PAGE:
The manuscript for the furniture design book with Lost Art Press is on the cutting floor. That means it’s largely written and we (Jim Tolpin and yours truly) are going back through it with a hatchet to hack out brush without mercy. Brush may be too harsh a term. It’s more like sifting out the good, so the best can sparkle. Gone in the trash can is our original idea for the title “Divide and Conquer”. It sounded great over beer but as the work took shape we both began to see it in a different light. As we plunged deeper into the design language of the pre-industrial artisan, some themes emerged. Traditional design has a craft element to it. By craft I mean something other than sharpening and joinery skills. Artisans became fluent in simple geometry to make quick accurate layouts, and acquired a deep knowledge about proportions that informed their work. The result of mastering this craft is that design becomes intuitive and the creative process moves closer to the workbench, often played out right at the point of a tool. Perhaps another way to say it is that this craft knowledge allowed artisans to trust their gut. By that I don’t mean guessing, but making informed decisions based on a solid knowledge base. The title “By Hand and Eye” speaks to this approach of intuitive design based on skill. What’s really exciting is that this isn’t nostalgia, it’s timeless knowledge that will inspire and empower the modern woodworker.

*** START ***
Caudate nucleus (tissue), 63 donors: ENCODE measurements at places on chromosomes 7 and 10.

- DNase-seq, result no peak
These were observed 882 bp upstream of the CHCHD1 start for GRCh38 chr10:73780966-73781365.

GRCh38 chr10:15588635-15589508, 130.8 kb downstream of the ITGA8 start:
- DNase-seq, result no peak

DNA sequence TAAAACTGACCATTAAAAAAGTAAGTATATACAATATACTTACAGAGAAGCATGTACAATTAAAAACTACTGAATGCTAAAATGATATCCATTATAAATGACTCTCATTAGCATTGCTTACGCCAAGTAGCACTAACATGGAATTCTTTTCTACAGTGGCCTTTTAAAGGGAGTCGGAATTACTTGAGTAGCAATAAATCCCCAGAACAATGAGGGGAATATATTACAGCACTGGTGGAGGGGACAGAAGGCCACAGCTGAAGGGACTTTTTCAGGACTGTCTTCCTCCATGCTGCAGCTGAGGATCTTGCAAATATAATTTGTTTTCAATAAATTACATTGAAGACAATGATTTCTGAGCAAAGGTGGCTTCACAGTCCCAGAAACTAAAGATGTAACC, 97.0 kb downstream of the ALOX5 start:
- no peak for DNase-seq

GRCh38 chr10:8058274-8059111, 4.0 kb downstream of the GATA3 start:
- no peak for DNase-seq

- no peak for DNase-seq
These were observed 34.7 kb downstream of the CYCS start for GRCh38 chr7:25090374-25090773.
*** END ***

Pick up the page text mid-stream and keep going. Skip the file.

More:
At the beginning of this project both Jim and I knew that writing this book would be a great learning adventure and we were not disappointed. Our research took us into the world of renaissance violin makers from Italy, Greek sculptors from the golden age, all the way to aviation pioneers from the dawn of the era of flight. You don’t need to tackle luthery to design furniture, but so many concepts overlap and confirm the tradition.
Case in point. On this artist’s study of the human arm, note the small flats where large muscle groups are attached at joints. These were referred to as points of rest and this small detail gives the composition spring. Note the positioning of fillets or small beads on a complex moulding. These small flats echo those points of rest. Remove them and the composition seems cartoonish. Tons more to share as much of what gets trimmed on the cutting floor will end up on this Design Matters blog.
George R. Walker